Presentation on theme: "Background – Mr. Duncan began career helping individuals and organizations protect their religious freedoms by teaching con law at U Miss. Law. – Served."— Presentation transcript:
Background – Mr. Duncan began career helping individuals and organizations protect their religious freedoms by teaching con law at U Miss. Law. – Served as solicitor general and appellate chief of the LA department of Justice – Met with Becket Fund individuals and joined organization as general counsel Hobby Lobby v. Sebelius – Beginning of cases where businesses built on religion sued under RFA and Free Exercise to get out of mandate – During course of lawsuit, wanted to make sure that Hobby Lobby was not a case about women’s rights or whether businesses should or should not offer contraceptive coverage. – Case about whether everyone can practice their religion freely
Interview Cont. How did the media play a role? – Most important thing is to make sure the media knows your point of view, not necessarily that they agree with it – Happy with how media represented case as question of religious liberty, not whether gov’t has a role in providing contraceptive coverage How did your beliefs play a role? – He believes everyone should be able to practice religion freely, but beliefs not crucial to this case
“Congress shall make no law respecting the establishment of religion, or prohibiting the free exercise thereof.” The First Amendment is applicable to the states through the 14 th Amendment.
Hobby Lobby argued that the plaintiffs’ sincerely held religious beliefs prohibits them from providing coverage or access to coverage for abortion-causing drugs or devices or related education and counseling. The mandate violates the religious freedoms of Green and his Family who oppose abortion and abortion-inducing drugs, including certain contraceptives.
Rational Basis Scrutiny: If a law is both neutral and generally applicable, it only has to be rationally related to a legitimate governmental interest to survive a constitutional challenge. Neutral: A law is neutral if its object is something other than the infringement or restriction of religious practices.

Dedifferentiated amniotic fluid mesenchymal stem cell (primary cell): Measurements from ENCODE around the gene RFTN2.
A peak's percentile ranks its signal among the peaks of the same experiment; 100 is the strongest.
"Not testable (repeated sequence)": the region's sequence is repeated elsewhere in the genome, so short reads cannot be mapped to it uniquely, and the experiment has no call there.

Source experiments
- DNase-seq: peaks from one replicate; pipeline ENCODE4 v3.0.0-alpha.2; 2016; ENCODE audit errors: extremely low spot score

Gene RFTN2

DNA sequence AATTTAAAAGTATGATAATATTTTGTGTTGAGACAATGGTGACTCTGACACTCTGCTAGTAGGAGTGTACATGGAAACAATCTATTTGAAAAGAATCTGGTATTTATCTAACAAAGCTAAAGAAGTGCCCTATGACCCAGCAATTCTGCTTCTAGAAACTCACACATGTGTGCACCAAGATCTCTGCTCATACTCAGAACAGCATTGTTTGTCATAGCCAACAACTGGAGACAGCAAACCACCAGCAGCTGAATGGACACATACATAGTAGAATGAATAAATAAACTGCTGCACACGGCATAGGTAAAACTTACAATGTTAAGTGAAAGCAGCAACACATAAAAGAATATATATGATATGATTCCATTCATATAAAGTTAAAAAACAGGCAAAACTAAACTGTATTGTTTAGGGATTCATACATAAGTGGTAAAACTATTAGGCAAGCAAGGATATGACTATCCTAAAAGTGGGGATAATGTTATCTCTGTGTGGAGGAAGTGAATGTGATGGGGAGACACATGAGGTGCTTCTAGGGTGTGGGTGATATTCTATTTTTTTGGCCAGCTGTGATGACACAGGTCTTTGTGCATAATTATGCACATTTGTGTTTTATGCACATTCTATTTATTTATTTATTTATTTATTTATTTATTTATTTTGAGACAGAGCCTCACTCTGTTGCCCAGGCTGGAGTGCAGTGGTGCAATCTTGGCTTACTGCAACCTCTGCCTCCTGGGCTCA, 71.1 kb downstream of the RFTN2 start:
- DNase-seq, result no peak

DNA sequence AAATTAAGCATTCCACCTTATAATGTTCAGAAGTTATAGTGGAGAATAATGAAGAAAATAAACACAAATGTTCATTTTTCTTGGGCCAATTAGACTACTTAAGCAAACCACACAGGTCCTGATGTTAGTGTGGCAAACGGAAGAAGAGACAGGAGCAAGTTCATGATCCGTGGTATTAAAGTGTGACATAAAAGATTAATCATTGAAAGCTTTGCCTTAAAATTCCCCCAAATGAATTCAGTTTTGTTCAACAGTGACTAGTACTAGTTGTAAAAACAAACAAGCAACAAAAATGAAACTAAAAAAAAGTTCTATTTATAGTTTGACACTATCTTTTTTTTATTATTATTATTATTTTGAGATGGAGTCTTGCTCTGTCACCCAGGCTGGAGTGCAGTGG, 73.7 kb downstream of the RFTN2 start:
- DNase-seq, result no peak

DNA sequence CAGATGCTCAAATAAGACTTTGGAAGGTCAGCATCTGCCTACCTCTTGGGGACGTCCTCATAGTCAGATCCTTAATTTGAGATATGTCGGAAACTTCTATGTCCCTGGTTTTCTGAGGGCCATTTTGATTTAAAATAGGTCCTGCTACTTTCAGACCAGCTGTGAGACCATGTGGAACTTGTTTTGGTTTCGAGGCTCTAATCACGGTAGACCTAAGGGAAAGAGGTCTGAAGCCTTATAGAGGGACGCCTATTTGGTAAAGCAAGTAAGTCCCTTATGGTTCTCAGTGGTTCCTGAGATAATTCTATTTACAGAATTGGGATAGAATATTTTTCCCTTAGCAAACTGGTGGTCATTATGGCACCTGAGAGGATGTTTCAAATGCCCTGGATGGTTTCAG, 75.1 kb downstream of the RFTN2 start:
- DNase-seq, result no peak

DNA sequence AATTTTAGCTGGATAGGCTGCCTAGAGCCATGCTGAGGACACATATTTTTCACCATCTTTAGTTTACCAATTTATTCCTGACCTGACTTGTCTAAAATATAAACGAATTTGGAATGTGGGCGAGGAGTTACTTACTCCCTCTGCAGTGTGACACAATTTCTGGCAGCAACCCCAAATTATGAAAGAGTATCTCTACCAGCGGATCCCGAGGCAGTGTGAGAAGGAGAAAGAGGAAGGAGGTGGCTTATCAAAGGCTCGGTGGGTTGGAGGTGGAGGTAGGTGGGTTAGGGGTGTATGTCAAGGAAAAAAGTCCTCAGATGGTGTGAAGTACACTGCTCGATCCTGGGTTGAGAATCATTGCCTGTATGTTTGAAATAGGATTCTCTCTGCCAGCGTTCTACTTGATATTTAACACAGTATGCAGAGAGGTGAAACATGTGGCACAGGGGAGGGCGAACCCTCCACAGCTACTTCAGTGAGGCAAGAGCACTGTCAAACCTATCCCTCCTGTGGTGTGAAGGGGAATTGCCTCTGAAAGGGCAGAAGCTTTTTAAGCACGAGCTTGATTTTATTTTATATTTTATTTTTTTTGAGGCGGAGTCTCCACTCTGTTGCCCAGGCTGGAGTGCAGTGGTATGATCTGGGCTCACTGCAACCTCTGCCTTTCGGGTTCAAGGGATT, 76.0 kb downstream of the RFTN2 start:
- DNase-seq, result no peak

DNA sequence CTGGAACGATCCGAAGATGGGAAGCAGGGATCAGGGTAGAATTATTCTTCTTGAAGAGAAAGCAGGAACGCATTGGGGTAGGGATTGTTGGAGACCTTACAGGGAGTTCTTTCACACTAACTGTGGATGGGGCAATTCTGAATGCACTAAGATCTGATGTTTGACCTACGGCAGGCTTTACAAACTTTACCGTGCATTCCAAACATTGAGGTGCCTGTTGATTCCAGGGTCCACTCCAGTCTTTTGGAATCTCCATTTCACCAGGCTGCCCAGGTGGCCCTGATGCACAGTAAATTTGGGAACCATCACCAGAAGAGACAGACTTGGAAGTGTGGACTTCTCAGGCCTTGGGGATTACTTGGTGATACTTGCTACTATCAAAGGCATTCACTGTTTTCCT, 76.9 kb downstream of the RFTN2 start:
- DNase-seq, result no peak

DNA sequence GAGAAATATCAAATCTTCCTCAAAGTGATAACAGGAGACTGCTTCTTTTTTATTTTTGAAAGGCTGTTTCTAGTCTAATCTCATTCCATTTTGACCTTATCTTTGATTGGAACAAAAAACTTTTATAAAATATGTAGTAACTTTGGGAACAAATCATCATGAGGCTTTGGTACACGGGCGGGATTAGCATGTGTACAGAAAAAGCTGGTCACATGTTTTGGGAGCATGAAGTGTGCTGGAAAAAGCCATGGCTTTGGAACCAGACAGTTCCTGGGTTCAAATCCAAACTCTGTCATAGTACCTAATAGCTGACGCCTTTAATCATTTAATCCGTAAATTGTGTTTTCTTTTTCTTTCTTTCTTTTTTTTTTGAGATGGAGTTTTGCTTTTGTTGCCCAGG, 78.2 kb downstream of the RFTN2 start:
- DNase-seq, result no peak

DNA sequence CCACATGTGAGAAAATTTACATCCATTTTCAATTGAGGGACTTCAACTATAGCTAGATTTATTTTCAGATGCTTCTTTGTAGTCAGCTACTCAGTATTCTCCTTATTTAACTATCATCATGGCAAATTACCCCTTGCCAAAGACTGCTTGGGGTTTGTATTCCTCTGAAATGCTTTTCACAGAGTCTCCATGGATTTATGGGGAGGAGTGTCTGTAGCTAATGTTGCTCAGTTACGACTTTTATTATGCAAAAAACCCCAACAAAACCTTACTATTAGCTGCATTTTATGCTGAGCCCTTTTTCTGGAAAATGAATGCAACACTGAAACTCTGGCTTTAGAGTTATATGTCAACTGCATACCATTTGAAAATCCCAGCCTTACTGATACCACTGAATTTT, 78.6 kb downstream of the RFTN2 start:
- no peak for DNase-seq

Hobby Lobby: The Mandate exempts some religious employers from compliance while compelling others to provide coverage for preventive services. The Court: the Mandate is neutral. To hold that any religious exemption makes a statute not neutral would be to discourage the enactment of any such exemptions- and thus to restrict, rather than promote, freedom of religion.
Laws burdening religious practice must be of general applicability.
Hobby Lobby: the Mandate is not generally applicable because of the numerous exemptions, including those for grandfathered plans and religious employers. The Court: the Mandate does not pursue governmental interests only against conduct motivated by religious belief. The Law is generally applicable.
The Mandate is neutral and of general applicability, so it is subject only to rational basis scrutiny.
Direct Effect Court: plaintiffs complain of the particular burden that funds, which plaintiffs will contribute to a group health plan, might, after a series of independent decisions by health care providers and patients covered by Hobby Lobby’ plan, subsidize someone else’s participation in an activity that is condemned by plaintiff’s religion.
Holdings: Corporations have standing to assert both the free exercise rights and the RFRA claims of their owners when the religious beliefs of the owners and of the corporations are indistinguishable RFRA Findings: – Because the ACA’s contraceptive coverage mandate places direct substantial pressure on the plaintiffs, the plaintiffs’ religious exercise have been violated – the government, while having compelling interests in promoting public health and ensuring equal access to health care, has either 1) failed to show that the ACA contraceptive mandate will further the government’s interests or 2) failed to prove that the contraceptive mandate is the least restrictive means of achieving the government’s interest. The Government’s health care interests were outweighed by the plaintiffs’, and public’s, interest in the rights afforded by the RFRA.
Following the district court’s decision in Hobby Lobby, the Plaintiffs appealed and filed a motion for injunction pending resolution of appeal in the Tenth Circuit – Tenth Circuit denied the Plaintiffs’ motion for injunction Plaintiffs applied to Supreme Court’s Circuit Justice for an injunction pending appellate review – On December 26 2012, the Circuit Justice for the Tenth Circuit, Justice Sotomayer, denied the application for an injunction pending appellate review